|Publication number||US5027940 A|
|Application number||US 07/375,116|
|Publication date||Jul 2, 1991|
|Filing date||Jul 3, 1989|
|Priority date||Oct 20, 1987|
|Publication number||07375116, 375116, US 5027940 A, US 5027940A, US-A-5027940, US5027940 A, US5027940A|
|Inventors||William S. Woodward|
|Original Assignee||Woodward William S|
|Export Citation||BiBTeX, EndNote, RefMan|
|Patent Citations (7), Referenced by (21), Classifications (7), Legal Events (7)|
|External Links: USPTO, USPTO Assignment, Espacenet|
This is a continuation-in-part of Ser. No. 110,689 and filed Oct. 20, 1987 now U.S. Pat. No. 4,844,241 by William S. Woodward and entitled CONVEYOR STUB IDLER ROLL APPARATUS.
This invention relates to a conveyor stub idler apparatus and particularly to a stub idler including a roll for edge support of the return run of an endless flexible sidewall conveyor belt handling particulate matter and the like.
The movement of industrial products in the form of particulate and fibrous materials has for years been conveniently done with trough-type belt conveyors operating horizontally or at inclines to 20 degrees. The conveyor consists of a middle support structure with two or three inclined rollers (idlers) located every four to five feet along the top or "carrying side" of the frame in the order to form the belt into a trough. As fully discussed in the copending parent application, the idler bearings operate in relatively severe conditions and are preferably periodically lubricated in order to insure that the rollers turn and prevent belt damage. Of equal importance, however, the lubricant desirably purges the bearing seals of foreign matter caused by the congealing of the grease as it cools when the conveyor is shut down, drawing in the dirt to the bearing surfaces and the like. The idler structures of the prior art are described in the above application, which discloses an improved cantilevered lubricated idler for the sidewall conveyors in which the conveyor may run horizontally, turning up at steep angles (to 90 degrees or vertical) and then turning once more to the horizontal position to discharge. The cantilevered shaft design increased the shaft bending wovement. As a result, the industry standard shaft diameters (CEMA Rated) could not be used. Where the standard was used, the axial lubrication passageways were eliminated from the shafts, and the stub idlers were provides as "sealed for life", in place of the relubrication system. Prior art stub idler units also used conventional mounting arrangements, which provided for no "cross belt" adjustment. Therefore, the shafts were threaded and held in place by lock nuts on each side of the support bracket. However, adjustment was soon lost due to material build up and corrosion.
Although the device or the mounting or the stub idler apparatus shown in the parent application provides an improved stub idler unit mounting and bearing support, in certain applications the use of the axially apertured shaft did not provide a total desired support for the heavy cantilevered load encountered in such applications. An enlarged shaft structure was required and thus requires special construction and mounting. Generally, the trade prefers a structure which uses the standard diameter shaft.
Further in the conveyor apparatus to which the present invention is used, the stub idler rolls on the opposite sides of the conveyor are desirably periodically lubricated. With the vertical orientation of the conveyor, many of the stub idler units are above ground level. A stair and platform is generally provided adjacent one side of the conveyor for appropriate maintenance and servicing in normal usage.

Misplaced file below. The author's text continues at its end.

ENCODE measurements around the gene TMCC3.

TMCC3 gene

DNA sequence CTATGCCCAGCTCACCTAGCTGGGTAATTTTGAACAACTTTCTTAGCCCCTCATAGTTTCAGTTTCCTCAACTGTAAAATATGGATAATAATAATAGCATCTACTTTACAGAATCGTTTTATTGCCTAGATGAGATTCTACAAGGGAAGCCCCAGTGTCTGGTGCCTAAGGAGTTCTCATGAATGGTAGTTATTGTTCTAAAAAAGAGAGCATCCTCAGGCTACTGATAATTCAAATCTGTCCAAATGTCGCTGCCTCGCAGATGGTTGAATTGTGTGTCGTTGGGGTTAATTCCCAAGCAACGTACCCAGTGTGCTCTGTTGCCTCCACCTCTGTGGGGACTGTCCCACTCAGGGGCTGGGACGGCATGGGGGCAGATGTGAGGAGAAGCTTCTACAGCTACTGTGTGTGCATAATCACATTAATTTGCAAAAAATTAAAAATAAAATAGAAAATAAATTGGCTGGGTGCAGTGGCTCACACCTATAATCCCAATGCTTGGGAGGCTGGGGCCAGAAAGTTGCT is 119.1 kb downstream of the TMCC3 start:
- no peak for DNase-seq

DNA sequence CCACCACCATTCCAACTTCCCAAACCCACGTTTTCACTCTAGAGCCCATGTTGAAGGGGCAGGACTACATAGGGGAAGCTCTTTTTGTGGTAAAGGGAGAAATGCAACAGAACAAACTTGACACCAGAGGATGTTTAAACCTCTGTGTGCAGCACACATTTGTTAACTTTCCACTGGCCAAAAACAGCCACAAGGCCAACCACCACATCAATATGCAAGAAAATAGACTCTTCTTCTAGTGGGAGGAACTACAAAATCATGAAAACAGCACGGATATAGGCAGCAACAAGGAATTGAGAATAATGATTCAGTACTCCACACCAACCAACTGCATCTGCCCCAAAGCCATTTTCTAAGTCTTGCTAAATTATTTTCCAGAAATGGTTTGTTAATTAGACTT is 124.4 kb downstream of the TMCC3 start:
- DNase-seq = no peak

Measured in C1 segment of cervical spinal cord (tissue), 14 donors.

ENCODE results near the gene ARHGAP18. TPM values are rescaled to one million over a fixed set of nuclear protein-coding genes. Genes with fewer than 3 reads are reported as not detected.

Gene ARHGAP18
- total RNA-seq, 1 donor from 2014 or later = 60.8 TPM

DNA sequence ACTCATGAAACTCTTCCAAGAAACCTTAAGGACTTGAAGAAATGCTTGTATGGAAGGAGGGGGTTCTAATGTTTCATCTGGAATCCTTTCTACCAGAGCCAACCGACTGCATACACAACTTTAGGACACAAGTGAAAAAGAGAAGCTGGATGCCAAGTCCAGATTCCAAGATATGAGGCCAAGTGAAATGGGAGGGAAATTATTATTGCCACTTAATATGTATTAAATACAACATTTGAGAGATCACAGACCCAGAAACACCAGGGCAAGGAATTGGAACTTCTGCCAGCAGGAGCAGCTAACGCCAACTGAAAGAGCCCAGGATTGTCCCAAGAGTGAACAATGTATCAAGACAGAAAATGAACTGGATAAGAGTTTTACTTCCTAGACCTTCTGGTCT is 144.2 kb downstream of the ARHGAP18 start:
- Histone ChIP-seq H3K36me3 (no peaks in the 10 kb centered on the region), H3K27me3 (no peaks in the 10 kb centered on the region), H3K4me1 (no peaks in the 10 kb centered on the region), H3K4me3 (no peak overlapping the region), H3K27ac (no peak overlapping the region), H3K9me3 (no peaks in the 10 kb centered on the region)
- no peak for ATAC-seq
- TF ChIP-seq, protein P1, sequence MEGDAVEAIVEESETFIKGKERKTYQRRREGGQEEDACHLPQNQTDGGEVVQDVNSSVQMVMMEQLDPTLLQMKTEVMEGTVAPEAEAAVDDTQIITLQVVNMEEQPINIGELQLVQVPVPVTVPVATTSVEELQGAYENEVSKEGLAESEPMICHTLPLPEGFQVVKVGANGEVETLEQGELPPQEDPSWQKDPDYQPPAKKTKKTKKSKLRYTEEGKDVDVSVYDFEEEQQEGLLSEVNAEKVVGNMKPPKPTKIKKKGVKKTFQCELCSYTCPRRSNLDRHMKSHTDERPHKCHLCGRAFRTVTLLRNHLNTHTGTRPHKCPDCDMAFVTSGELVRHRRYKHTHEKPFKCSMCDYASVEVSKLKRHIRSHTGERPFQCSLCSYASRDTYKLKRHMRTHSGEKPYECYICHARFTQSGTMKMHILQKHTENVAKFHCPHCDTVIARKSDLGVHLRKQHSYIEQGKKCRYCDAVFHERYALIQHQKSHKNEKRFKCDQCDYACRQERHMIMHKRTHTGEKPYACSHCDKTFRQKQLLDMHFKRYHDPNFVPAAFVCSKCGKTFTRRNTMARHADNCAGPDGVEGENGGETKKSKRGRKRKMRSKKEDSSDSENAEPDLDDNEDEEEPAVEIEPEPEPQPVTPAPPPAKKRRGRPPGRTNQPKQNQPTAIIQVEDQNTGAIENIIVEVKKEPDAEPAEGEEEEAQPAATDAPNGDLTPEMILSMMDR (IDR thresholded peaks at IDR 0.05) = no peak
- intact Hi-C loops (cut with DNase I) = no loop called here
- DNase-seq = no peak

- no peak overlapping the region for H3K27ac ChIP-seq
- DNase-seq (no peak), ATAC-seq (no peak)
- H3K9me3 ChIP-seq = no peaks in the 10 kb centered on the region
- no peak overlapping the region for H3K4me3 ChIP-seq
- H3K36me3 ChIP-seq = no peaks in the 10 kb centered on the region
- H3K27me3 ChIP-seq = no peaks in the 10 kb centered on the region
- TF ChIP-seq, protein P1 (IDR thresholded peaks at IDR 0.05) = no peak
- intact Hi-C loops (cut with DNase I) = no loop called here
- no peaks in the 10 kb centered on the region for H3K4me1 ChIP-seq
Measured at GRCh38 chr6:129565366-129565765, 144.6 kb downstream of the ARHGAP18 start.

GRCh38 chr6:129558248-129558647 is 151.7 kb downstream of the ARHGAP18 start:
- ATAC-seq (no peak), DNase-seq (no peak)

Because of the high angle capability of these conveyors, the conveyors are generally include an inclined portion at an angle of between 45° and 75° and, conventional walkways are replaced with more expensive stairways or ladders and platforms to one side only of the conveyor. To duplicate the structure would be costly.
Servicing to the opposite or far side therefore generally requires the use of a special equipment. The inventor realized it would be desirable to provide a system for appropriate lubrication of both the far and near side stub units from the near side of the conveyor.
The present invention is particularly directed to a conveyor stub idler unit for flexible sidewall belt conveyors, as disclosed in the parent application, in which the bearings are similarly mounted in a bearing mount bracket with an improved lubrication system permitting use of a solid shaft.
Generally, in the present invention, a cantilevered stub idler unit includes a solid shaft journaled in re-lubricable, sealed bearings secured within a closed mounting bracket unit to support the roll shaft and idler roll for rotation. In accordance with the teaching of the present invention, the mounting bracket unit, which preferably includes a tubular bearing housing fixed within a tubular mounting bracket, is provided with a fixed grease coupler to permit periodic lubrication of the bearings, and also permitting an interconnection of the grease coupler of the idlers on the opposite sides of the conveyor from one side of the conveyor. A channel or passageway is drilled in the mounting bracket and housing at a point midway between the two roller bearings. The passageway can be fitted with a grease fitting for relubrication from each side and fitted with hydraulic grease line for "one side" lubrication. In the far line connection, the grease line is threaded through support grease line brackets which are secured to a bracket mounting plate of the mounting bracket with the line extending under the conveyor belt. A thin wall tubing may be secured between the grease line brackets to protect the line. The fresh grease can thus be fed from one side between the bearings and permits re-lubrication from the rear side.